Which Joe gave his name to ‘sloppy joes’? We look at five interesting sandwiches and their lexical origins.
1The basic monetary unit of Italy (until replaced by the euro in 2002), notionally equal to 100 centesimos.
- ‘Italy's current economic miseries date approximately from the time when the euro replaced the lira.’
- ‘Perhaps Maroni wants to go back to the lira so that Italy can de-value it.’
- ‘Before the euro, Italy kept its boutique manufacturing base competitive by devaluing the lira as often as necessary.’
- ‘When the euro went into Italy, the lira suddenly became unpopular with young people.’
- ‘‘And of course,’ he said with a laugh, ‘the fact that guardsmen are now paid in euros rather than Italian lire.’’
- ‘The following day the Italian lira also had to leave the mechanism.’
- ‘Currency risk within the euro zone is gone: no need to hedge the lira against the franc, for example.’
- ‘Prices of drugs are those pertaining in Italy when available, converting the Italian lira at a rate of 1936.27 to the euro.’
- ‘By a different measure, he says Italians and the Portuguese are less bothered about switching to the euro because of the relative under-performance of the lira and escudo.’
- ‘In Italy, he has earned the derision of the French press for sending all citizens a personal letter and a free calculator to convert lire to euros, at a cost of 10 million of the latter to the public purse.’
- ‘Many Italians have opted not to use the euro until the end of February, when the lira will no longer be legal tender.’
- ‘Mussolini believed that a weak lira looked bad for Italy when he was trying to create the image of a super-power in Europe.’
- ‘And the recent movements have to be looked at in the way we used to look at movements of the franc and the Deutsche mark and the lira against each other and against the dollar.’
- ‘Italians, once among the most enthusiastic supporters of a united Europe, are becoming increasingly disillusioned, so much so that some are suggesting that Italy dump the euro and bring back the lira.’
- ‘But the 1973-74 oil price crisis forces out sterling, the Italian lira and French franc under pressure from the dollar.’
- ‘In 16 days the euro will be introduced in 12 European countries, and francs, lire, pesetas and the like will be a thing of the past.’
- ‘The Claimant was sentenced to three years imprisonment and a fine of Italian lire 3 million and costs.’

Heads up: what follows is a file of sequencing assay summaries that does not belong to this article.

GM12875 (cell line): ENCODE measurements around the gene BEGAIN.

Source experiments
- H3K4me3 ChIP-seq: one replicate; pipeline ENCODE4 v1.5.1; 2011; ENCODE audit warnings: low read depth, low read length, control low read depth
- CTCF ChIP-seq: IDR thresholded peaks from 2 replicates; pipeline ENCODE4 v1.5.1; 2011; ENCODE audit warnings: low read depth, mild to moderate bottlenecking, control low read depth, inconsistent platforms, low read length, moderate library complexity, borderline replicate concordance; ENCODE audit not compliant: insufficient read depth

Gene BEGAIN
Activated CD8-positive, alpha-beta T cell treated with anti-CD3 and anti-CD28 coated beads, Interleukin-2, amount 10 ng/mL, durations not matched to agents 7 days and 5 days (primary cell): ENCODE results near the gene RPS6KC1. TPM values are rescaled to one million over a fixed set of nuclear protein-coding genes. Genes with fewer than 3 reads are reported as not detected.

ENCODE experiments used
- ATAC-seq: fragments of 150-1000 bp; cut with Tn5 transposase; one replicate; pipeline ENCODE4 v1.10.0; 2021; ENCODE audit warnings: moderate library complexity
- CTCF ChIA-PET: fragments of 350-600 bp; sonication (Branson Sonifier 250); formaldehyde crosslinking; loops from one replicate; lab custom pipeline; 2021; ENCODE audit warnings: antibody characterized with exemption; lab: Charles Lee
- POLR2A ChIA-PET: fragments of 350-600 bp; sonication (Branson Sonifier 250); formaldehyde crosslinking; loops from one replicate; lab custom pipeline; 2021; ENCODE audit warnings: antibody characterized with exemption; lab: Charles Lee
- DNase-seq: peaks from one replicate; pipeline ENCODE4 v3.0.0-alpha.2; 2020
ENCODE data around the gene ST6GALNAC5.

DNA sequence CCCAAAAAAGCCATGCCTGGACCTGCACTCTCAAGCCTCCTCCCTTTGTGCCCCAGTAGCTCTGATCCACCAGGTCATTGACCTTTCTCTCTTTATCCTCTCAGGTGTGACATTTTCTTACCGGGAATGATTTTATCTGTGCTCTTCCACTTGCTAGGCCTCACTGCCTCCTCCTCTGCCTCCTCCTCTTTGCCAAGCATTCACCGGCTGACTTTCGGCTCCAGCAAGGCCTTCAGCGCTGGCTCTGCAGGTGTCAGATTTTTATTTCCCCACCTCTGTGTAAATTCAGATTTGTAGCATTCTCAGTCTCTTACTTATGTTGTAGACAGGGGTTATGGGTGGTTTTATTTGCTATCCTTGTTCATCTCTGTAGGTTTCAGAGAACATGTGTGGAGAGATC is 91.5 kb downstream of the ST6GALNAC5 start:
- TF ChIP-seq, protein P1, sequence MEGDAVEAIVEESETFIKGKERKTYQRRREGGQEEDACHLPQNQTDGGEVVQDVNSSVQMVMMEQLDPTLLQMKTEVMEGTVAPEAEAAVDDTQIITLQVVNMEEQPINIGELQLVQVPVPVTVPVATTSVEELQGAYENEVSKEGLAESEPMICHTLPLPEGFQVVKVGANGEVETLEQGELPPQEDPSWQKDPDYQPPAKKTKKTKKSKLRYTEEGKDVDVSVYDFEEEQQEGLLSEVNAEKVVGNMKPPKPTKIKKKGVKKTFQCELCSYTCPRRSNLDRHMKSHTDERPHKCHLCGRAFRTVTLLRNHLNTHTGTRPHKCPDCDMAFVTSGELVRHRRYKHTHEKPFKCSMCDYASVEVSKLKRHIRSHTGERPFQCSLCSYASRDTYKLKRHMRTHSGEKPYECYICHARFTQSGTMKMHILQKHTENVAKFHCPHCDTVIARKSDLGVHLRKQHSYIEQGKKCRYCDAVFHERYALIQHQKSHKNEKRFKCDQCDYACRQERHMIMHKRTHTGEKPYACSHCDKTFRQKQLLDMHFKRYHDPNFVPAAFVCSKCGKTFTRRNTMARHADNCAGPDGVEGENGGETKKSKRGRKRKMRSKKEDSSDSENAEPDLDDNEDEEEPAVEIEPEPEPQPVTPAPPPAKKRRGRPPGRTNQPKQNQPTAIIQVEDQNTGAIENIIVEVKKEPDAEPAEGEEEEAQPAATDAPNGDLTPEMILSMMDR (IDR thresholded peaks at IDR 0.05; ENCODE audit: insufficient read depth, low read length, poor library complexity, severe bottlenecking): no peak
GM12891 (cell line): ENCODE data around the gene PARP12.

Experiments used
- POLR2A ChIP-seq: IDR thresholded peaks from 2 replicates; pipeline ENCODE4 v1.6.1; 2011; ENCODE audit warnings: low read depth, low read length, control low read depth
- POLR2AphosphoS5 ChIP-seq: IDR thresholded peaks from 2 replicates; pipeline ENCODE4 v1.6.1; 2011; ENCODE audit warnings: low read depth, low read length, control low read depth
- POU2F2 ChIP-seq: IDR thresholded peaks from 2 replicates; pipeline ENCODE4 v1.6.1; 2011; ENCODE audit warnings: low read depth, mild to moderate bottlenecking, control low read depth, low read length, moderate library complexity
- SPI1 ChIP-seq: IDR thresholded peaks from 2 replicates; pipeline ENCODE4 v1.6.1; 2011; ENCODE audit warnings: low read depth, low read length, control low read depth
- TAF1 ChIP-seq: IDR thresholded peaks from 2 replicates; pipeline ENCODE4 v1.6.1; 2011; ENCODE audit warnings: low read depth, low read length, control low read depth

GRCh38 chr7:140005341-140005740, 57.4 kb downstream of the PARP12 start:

- ‘Many retailers held off on upgrading their fiscal printers until they could obtain equipment that was euro-compliant - switching from lire to euros means more than shifting the decimal point a few places to the right.’
- ‘When an Italian politician proposed that Italy should exit the euro area and return to the lira, specialists just laughed.’
- ‘Western Europe's grand experiment in union will take a dramatic step forward next year, when the 12 members of the euro zone scrap their marks, francs, lire, and pesetas, and adopt euro in their place.’
2The basic monetary unit of Turkey, equal to 100 kurus.
- ‘Turkey gave up its defence of the lira last week, leaving the currency to drop by a third in just two days and leaving 65 million Turks facing serious inflationary problems and sharply reduced spending power.’
- ‘The dollar has taken a hit against almost every major world currency including the British pound, Canadian dollar and Japanese yen, as well as some minor ones like the Turkish lira, Thai baht, and Australian dollar.’
- ‘Since Turkey plunged into a deep economic crisis in February the lira has plummeted around 60 percent against the dollar.’
- ‘The national monetary unit is the Turkish lira.’
- ‘At least 20 top City institutions are getting their whopping Christmas bonuses paid in Turkish lire.’
- ‘The bill from the hotel came to 1644 Turkish lira followed by six noughts.’
- ‘The men who found those goods sold them to an antiquities smuggler for 65,000 Turkish lira.’
Italian, from Provençal liura, from Latin libra ‘pound’.
We take a look at several popular, though confusing, punctuation marks.
From Afghanistan to Zimbabwe, discover surprising and intriguing language facts from around the globe.
The definitions of ‘buddy’ and ‘bro’ in the OED have recently been revised. We explore their history and increase in popularity.